President Barack Obama has signed a measure into law reopening the federal government and averting a potential default.
The White House says Obama signed the bill early Thursday, hours after the House gave final approval.
The White House budget office has already instructed federal workers to plan to return to work Thursday morning.
The measure restores funding for the government through Jan. 15 and extends the nation's borrowing authority through Feb. 7.
The partial government shutdown started Oct. 1. The U.S. was to reach its debt limit Thursday if no deal was reached.
As the deal neared final passage in the House Wednesday, Obama said it was now time for leaders in Washington to win back the trust of Americans that was lost during the debt-and-spending crisis.
The legislation was carried to passage in the House by strong support from Democrats and 87 yes votes from majority Republicans who had originally sought to use the measure to derail Obama's three-year-old health care law.
Rep. Kristi Noem voted no on the bill, while Sen. Johnson and Sen. Thune voted yes.
Said Noem in a statement:
“This agreement will reopen the government and stop any talk of a default, which are both good things. However, I could not support this bill because it didn’t do anything to address our continued deficit spending, which has resulted in a $17 trillion debt.”
Sen. Thune released a statement shortly after the Senate vote:
"We fought hard to protect as many Americans as possible from ObamaCare, and that fight doesn't end today, but we're now 16 days into a shutdown and risking a possible default, and Congress needs to end this impasse. This isn't a perfect proposal, it's far from it, but it will ensure that we don't blow past the default date that's been set by the Treasury, and it will force Congress to have a broad debate about Washington's dangerous levels of spending and debt, which are hamstringing the economy and mortgaging our children's futures. This debate should be an opportunity to focus on fiscal policies that will actually grow the economy and strengthen the middle class."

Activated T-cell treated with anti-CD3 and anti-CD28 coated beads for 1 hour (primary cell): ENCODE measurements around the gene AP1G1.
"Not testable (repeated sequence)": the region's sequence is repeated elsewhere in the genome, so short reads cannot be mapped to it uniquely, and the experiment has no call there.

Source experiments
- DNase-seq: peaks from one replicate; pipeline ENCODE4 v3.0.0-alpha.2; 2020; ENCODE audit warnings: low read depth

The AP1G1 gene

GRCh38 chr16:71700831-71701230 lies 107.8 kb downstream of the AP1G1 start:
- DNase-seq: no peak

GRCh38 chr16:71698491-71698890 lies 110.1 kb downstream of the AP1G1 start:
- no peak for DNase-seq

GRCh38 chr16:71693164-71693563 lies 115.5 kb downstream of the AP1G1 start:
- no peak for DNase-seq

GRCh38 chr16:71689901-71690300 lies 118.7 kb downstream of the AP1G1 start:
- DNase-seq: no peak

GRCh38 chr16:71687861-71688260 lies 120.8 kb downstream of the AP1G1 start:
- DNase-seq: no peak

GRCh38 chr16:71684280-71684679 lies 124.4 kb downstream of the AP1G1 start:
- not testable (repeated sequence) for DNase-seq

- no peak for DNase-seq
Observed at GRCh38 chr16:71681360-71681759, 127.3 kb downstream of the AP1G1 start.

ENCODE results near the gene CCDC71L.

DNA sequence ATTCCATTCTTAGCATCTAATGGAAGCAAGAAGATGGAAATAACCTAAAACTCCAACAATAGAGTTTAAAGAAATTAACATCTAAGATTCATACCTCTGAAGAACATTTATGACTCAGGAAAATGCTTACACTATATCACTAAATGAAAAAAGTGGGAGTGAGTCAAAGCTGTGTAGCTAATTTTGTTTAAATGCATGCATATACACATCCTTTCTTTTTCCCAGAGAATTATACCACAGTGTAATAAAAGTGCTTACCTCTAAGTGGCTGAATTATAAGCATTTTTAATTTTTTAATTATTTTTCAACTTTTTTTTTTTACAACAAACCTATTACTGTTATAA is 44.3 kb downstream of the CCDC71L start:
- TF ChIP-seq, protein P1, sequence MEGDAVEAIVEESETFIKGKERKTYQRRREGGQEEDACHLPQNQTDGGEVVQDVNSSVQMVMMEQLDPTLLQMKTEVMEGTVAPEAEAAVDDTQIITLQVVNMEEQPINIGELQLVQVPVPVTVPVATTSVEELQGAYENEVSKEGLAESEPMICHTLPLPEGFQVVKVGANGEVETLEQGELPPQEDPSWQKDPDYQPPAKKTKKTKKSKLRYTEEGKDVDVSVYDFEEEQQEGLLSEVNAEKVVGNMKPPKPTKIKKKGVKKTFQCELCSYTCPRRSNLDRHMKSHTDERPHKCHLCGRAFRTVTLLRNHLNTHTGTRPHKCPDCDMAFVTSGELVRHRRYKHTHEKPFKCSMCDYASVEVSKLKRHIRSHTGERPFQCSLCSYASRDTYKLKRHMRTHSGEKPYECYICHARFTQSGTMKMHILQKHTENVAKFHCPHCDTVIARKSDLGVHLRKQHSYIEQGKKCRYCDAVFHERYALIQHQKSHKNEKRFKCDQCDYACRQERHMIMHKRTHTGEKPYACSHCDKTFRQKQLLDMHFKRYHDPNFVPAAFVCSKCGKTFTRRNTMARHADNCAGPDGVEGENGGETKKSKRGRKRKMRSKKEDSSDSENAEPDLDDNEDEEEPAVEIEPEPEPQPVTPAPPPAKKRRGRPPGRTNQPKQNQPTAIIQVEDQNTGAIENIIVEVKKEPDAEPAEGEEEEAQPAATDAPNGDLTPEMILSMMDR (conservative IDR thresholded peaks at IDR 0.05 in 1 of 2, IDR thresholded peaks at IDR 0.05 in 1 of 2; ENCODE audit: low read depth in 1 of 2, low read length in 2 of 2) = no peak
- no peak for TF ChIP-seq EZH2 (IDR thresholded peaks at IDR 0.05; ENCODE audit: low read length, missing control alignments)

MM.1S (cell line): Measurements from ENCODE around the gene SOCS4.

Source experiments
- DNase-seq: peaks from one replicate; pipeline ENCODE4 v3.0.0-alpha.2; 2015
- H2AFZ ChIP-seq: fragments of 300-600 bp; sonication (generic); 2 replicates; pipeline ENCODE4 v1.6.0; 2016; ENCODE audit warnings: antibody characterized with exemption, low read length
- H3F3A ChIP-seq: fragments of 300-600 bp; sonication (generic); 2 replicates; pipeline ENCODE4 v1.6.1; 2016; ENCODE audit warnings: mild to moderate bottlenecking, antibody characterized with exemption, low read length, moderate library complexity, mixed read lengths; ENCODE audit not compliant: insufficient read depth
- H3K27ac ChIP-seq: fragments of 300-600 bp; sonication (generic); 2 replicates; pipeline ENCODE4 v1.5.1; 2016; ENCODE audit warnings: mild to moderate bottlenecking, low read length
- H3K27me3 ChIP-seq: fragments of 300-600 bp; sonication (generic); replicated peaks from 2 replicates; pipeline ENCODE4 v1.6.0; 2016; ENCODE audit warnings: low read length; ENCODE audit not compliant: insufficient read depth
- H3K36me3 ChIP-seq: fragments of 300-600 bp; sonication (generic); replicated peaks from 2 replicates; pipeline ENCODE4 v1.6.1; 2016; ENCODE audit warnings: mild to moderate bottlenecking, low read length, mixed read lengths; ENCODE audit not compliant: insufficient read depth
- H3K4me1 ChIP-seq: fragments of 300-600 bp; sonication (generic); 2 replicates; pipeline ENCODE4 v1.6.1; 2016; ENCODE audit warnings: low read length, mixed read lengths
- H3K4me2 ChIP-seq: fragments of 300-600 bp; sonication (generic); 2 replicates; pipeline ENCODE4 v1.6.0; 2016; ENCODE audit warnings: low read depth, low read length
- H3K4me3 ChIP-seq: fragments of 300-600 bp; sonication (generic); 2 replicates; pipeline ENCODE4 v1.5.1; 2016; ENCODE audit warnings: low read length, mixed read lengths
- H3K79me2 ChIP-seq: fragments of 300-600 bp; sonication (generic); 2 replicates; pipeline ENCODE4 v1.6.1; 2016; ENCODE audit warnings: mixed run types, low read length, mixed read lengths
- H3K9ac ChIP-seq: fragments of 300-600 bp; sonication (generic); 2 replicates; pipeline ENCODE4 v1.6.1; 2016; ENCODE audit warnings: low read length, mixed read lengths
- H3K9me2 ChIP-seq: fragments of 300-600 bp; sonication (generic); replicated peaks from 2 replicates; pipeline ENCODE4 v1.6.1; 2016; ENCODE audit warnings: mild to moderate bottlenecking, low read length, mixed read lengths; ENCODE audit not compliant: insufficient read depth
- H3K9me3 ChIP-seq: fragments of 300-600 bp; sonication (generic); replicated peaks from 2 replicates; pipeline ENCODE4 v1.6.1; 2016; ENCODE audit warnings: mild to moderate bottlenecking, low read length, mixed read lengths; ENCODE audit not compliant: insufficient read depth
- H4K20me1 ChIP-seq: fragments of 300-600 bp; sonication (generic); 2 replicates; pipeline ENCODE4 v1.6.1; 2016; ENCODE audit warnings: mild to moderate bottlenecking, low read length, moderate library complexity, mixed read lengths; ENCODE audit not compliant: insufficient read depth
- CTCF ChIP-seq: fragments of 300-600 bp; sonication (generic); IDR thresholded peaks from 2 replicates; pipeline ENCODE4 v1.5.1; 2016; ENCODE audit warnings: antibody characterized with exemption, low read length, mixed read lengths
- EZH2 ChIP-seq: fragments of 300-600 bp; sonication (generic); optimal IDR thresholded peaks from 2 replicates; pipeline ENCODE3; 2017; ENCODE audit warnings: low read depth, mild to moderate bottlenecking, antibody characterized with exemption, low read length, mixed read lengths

Sen Johnson had this statement earlier Wednesday:
"I am glad the Senate leadership came together in a bipartisan fashion to find a way out of the mess we are in now, open up the government, and pay the nation’s bills. This compromise will help keep our economic recovery on track by sending a strong signal to consumers and businesses.
By holding firm in opposition to the House attempts at extortion, I hope that President Obama has permanently closed the door to the possibility of government default by either Republicans or Democrats.
A key piece of the agreement is jump starting a constructive budget process to find real solutions to address our deficit in a setting free of hostage taking."